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Insurance Bites but so Did the Dog

Pets and the law is a pretty controversial area. When in doubt, check with your lawyer about what is covered and what is not.

“Let me give you a quick example of something that could happen to anyone with a dog. Say you are out walking your Pit Bull and a jogger comes by, but trips over the dog’s leash and falls. Ghost, your dog, barks a couple of times because when the jogger fell, he yanked Ghost’s leash hard, causing him to choke,” explained Charlie Donahue, a New Hampshire personal injury lawyer located in Keene. Donahue handles injury cases in New Hampshire and across the United States.

“Ghost, the very soul of discretion and joviality, took the incident in good humor and wagged his tail happily. The jogger on the other hand later claimed he’d fallen because Ghost lunged at him. Are you covered by the liability portion of your renter’s, condo or homeowner’s insurance? Maybe,” said Donahue.

The first question that a lot of people ask is why aren’t they covered? “Usually the answer has to do with the insurance company holding the policy for your residence. Many companies are not willing to provide liability coverage for a dog if they feel it has a history of past transgressions or they don’t like the breed. In this instance, the Pit Bull has a bad rep and the insurance company wouldn’t want to take that risk,” remarked Donahue.

Research shows that many carriers won’t write a residential insurance policy if the person applying has a dog (any breed) with a history of biting. Others carriers will issue a policy, but with an exclusion; the exclusion being any injuries caused by dangerous breeds such as wolf hybrids, Pit Bulls, Dobermans, Akitas, Boxers and other dogs with an attitude. In other words, it’s darn hard to find an insurance company that will include dog bite liability coverage in a residential insurance policy.

“This isn’t to say that you can’t find it, it’s just hard to find. It’s definitely something you need to know about if you happen to own one of the breeds insurance companies aren’t very fond of for various reasons. If all else fails, you might find an independent that could help you out,” Donahue suggested.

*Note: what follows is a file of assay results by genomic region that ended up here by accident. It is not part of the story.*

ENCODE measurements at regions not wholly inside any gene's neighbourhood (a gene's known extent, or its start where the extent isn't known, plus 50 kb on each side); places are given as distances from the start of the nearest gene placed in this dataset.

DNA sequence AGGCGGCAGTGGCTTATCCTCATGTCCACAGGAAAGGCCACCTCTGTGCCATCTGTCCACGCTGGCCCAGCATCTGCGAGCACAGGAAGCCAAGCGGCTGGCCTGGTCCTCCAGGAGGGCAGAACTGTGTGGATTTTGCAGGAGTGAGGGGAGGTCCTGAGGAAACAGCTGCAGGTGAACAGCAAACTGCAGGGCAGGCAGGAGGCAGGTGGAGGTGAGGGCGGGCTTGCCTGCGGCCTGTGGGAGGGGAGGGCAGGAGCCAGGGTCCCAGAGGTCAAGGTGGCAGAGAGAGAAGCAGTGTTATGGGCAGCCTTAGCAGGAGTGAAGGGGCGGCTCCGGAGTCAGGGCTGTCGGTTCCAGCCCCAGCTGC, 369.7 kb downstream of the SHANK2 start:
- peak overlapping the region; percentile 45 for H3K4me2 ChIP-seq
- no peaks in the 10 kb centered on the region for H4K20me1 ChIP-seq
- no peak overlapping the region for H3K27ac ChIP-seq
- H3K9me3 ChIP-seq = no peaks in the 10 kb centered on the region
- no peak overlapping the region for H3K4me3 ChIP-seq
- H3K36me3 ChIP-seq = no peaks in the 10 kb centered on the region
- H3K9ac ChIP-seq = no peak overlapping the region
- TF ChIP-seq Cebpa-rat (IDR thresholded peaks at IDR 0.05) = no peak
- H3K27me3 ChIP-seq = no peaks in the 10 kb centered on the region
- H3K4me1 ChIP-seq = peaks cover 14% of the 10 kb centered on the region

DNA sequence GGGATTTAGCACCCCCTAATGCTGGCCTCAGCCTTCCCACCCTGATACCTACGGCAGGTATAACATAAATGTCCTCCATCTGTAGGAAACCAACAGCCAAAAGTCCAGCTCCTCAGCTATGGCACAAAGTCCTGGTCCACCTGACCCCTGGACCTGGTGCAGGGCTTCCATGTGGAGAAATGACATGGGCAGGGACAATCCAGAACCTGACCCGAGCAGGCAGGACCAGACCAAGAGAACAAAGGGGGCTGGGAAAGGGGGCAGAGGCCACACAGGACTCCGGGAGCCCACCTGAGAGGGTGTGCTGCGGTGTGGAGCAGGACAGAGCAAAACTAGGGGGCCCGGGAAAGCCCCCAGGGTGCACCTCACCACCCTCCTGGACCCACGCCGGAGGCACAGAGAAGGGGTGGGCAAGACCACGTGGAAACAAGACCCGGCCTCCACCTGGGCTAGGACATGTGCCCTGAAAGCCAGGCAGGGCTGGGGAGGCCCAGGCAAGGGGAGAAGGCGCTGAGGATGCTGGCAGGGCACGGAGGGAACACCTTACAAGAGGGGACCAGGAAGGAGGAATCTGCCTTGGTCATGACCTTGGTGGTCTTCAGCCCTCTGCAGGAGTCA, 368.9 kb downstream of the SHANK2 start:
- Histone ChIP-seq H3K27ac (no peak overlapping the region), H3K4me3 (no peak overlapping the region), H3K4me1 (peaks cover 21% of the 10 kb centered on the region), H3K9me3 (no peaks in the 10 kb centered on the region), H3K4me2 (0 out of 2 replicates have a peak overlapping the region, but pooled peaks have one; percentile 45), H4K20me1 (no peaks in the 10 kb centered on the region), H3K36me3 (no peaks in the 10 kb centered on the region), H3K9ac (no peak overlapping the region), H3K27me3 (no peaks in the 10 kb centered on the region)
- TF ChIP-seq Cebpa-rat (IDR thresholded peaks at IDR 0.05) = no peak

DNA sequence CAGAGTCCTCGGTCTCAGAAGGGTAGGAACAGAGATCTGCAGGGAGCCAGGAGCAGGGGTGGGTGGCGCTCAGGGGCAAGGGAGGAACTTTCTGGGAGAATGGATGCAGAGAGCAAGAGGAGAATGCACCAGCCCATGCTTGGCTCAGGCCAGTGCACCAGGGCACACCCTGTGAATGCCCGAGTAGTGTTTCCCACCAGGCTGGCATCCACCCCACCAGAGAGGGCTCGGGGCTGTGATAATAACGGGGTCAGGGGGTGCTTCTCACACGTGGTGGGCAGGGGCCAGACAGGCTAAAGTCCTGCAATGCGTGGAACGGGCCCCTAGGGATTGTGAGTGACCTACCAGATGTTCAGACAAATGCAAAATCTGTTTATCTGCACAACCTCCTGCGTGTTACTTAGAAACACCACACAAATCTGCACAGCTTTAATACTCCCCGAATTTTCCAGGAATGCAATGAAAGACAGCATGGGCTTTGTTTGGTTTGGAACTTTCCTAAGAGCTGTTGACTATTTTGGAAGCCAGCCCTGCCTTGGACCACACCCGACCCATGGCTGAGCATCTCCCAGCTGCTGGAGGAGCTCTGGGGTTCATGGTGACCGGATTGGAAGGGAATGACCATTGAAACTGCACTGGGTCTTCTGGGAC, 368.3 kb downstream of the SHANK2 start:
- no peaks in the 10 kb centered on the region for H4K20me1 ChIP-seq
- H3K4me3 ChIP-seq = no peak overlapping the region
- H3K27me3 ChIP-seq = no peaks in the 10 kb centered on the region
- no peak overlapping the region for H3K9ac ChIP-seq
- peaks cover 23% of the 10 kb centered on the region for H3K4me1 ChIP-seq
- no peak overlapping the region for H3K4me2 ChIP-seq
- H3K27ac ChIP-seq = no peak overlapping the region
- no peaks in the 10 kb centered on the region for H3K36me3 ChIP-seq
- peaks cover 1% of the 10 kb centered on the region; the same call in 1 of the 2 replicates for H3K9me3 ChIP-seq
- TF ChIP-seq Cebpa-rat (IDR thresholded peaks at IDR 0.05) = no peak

There are a number of people who conveniently forget to answer questions about their dog’s history or breed when they apply for insurance or are dealing with a renewal form. For some reason they figure avoiding the issue and the truth won’t make any difference later. Unfortunately, things just don’t work that way and if the carrier gets wind of the fact that an insured withheld information that would have disqualified them in the beginning, they will cancel the policy.

“That isn’t the only thing that could happen if you choose not to tell the company you have a dog. If they find out later when they are defending a dog related claim, they would have clear grounds to refuse to hire an attorney to defend a court action or pay a claim or adverse judgment,” outlined Donahue.

“Think you could handle a lawsuit on your own? You might want to give that some serious thought first, because it’s a proven fact that dog bites comprised about one-third of all homeowner claims, costing insurers a cool $356 million in 2007 alone. Add to that the fact that your average dog bite claim may run to about $25,000, a figure that creeps up every year. And, over 4.7 million people get bitten every year with close to 1 million needing medical attention,” Donahue added.

In a nutshell, there are other options for dog owners who have breeds that come with a questionable history, but the policy pricing tends to be fairly high. Foregoing insurance if the dog is known to have its moments isn’t a wise move. The choice is ultimately up to the owner, but having insurance is likely to be far less costly than a personal injury lawsuit settlement.

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